Health minister Andrew Lansley was heckled and branded a liar by delegates at the congress of the Royal College of Nursing on 14 May.
His appearance came on the same day that an RCN survey showed 26,000 nursing posts have been cut in the past two years and a further 61,000 posts are at risk.
At the same time there are real term pay cuts, attacks on sickness absence and holiday entitlement, not to mention the dismantling of 63 years of free state-run healthcare.
The Department of Health has said £20 billion cuts can be made by trimming management and by shifting care out of hospitals and into the community.
But NHS managers are being sacked from the now defunct Primary Care Trusts with good redundancy packages, and then finding work in the newly formed clinical commissioning groups! The severance pay for these bureaucrats will cost the NHS £56.5 million.
Despite evidence that hospitals are discharging patients earlier from hospital, there has been less than a 1% increase in community nursing over the last decade. The early discharges are less to do with better clinical judgement and more a question of bed pressure. Some trusts, like South London Healthcare NHS Trust, are in the middle of a four year process to cut almost a quarter of their clinical posts.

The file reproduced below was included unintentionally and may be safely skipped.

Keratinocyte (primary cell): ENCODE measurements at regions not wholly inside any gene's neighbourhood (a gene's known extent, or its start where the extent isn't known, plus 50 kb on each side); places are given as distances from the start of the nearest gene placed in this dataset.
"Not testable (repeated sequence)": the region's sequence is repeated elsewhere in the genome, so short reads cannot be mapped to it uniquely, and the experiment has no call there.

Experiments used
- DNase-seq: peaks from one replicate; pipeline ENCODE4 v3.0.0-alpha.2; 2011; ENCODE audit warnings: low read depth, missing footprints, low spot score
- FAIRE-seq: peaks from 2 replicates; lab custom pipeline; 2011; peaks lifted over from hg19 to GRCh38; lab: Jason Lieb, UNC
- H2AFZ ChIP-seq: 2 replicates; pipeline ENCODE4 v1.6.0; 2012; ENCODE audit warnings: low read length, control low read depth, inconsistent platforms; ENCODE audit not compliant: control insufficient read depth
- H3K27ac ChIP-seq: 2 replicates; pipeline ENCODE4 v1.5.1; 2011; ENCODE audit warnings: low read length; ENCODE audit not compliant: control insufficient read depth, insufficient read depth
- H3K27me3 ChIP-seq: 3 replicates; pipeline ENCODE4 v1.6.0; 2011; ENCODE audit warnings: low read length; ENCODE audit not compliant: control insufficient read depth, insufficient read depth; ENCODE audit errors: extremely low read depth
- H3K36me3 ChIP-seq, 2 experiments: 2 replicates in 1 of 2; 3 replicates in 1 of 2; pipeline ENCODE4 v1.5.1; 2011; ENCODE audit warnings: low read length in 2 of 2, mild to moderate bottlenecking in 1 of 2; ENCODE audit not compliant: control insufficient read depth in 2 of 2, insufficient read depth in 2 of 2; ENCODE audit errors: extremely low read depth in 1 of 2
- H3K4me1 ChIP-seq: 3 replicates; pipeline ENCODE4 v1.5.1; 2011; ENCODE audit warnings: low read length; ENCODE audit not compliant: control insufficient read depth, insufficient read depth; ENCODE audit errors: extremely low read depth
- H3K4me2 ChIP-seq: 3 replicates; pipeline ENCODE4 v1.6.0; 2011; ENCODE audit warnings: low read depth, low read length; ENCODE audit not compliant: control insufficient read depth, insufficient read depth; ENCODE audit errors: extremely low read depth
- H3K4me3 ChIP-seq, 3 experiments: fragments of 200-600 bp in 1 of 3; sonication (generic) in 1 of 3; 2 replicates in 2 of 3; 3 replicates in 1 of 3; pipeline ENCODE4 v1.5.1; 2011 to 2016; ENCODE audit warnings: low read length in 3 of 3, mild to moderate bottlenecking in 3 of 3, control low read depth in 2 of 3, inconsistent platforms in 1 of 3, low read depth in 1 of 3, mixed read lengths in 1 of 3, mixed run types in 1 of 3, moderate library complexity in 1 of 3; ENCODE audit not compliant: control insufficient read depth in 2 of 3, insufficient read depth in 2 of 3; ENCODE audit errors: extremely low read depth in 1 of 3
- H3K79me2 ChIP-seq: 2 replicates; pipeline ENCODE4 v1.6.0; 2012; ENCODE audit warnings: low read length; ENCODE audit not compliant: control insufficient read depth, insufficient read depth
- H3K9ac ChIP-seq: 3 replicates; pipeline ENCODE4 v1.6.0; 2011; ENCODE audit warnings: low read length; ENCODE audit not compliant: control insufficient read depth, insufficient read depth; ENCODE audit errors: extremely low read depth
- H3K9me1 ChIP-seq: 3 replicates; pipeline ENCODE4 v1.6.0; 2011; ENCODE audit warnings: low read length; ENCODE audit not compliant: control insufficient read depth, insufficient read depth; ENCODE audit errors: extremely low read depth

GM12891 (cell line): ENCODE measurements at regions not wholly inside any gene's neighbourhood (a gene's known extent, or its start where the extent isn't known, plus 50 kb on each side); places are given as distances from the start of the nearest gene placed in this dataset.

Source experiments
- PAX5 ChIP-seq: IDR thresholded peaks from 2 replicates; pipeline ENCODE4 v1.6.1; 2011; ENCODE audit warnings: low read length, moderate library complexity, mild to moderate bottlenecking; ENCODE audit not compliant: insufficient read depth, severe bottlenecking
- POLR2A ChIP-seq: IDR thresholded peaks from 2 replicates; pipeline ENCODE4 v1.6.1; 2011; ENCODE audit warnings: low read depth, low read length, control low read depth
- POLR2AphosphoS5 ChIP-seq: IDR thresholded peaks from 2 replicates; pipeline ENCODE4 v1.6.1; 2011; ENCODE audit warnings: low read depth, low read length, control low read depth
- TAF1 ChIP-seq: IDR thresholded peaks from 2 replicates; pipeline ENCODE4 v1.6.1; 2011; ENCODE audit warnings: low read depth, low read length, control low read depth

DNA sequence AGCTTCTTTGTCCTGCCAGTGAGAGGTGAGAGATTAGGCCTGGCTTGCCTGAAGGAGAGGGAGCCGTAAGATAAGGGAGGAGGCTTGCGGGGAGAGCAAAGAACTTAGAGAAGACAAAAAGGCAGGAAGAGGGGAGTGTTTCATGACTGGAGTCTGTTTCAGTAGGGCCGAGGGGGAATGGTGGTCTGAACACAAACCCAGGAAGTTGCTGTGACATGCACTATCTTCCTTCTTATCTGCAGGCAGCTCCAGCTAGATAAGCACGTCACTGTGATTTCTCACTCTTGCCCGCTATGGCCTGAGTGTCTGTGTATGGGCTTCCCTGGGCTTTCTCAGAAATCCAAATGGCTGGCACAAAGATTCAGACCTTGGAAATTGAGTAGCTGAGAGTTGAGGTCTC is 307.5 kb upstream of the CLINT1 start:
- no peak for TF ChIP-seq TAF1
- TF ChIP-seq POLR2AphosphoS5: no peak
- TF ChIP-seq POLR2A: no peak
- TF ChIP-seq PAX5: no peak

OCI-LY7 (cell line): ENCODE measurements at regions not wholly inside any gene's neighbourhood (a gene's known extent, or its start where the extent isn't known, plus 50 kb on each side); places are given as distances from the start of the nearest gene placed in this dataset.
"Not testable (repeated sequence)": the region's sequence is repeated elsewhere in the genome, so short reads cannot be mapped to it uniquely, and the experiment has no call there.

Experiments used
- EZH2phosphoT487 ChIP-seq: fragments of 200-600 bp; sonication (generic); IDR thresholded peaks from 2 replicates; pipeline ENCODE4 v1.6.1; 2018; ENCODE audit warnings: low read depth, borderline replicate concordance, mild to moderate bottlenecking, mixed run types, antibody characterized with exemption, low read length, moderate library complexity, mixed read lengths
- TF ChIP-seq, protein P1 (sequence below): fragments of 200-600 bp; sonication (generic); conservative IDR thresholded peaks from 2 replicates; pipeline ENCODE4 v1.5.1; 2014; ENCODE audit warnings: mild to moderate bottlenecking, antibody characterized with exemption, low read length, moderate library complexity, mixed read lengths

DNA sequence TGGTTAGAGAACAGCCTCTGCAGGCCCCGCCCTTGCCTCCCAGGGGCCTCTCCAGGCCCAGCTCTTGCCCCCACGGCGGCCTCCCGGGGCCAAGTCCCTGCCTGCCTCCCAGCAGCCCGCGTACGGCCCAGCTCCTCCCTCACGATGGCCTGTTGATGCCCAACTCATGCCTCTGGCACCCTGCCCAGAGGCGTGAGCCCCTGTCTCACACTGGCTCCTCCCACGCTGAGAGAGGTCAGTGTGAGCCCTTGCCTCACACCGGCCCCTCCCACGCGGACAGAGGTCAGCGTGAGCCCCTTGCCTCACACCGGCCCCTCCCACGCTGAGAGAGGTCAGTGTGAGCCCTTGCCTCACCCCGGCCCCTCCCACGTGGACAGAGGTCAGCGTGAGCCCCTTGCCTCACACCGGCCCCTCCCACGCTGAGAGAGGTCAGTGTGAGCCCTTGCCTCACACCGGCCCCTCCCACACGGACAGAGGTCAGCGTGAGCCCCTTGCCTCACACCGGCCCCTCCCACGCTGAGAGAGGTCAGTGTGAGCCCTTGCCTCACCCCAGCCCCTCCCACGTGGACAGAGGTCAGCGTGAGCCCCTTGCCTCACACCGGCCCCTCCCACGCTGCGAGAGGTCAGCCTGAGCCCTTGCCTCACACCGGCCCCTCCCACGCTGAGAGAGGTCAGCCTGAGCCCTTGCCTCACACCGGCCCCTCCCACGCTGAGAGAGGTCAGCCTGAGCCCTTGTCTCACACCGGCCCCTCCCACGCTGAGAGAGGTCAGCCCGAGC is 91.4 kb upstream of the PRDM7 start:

The move to community care takes on a more sinister aspect with the world of Telehealth.
Telehealth is supposed to be the magic pill which will make huge savings for the NHS and the key to making community services work.
Armed with a few bits of diagnostic technology, some mobile phone apps and the number for a call centre, patients will be allowed to return home and treat themselves.
The Department of Health believes Telehealth could reduce Accident and Emergency admissions by 15%, emergency admissions by 20%, elective admissions by 14%, and bed days by 14%.
To some extent these technologies are to be welcomed — they could lead to a greater democratisation of healthcare. However the technology will also be used by the bosses as a weapon of class struggle.
According to Eoin Clarke’s Green Benches blog, Serco, which recently won a £140 million contract to run community services in Suffolk, has told shareholders of their plans to offshore 40% of their Telehealth jobs to India.
Mobilise to save the NHS
Protest against Care UK
Private profiteers in the NHS
Wednesday 30 May, 5-6.30pm
St Vincent’s House, 21 Great Winchester Street, EC2N 2JA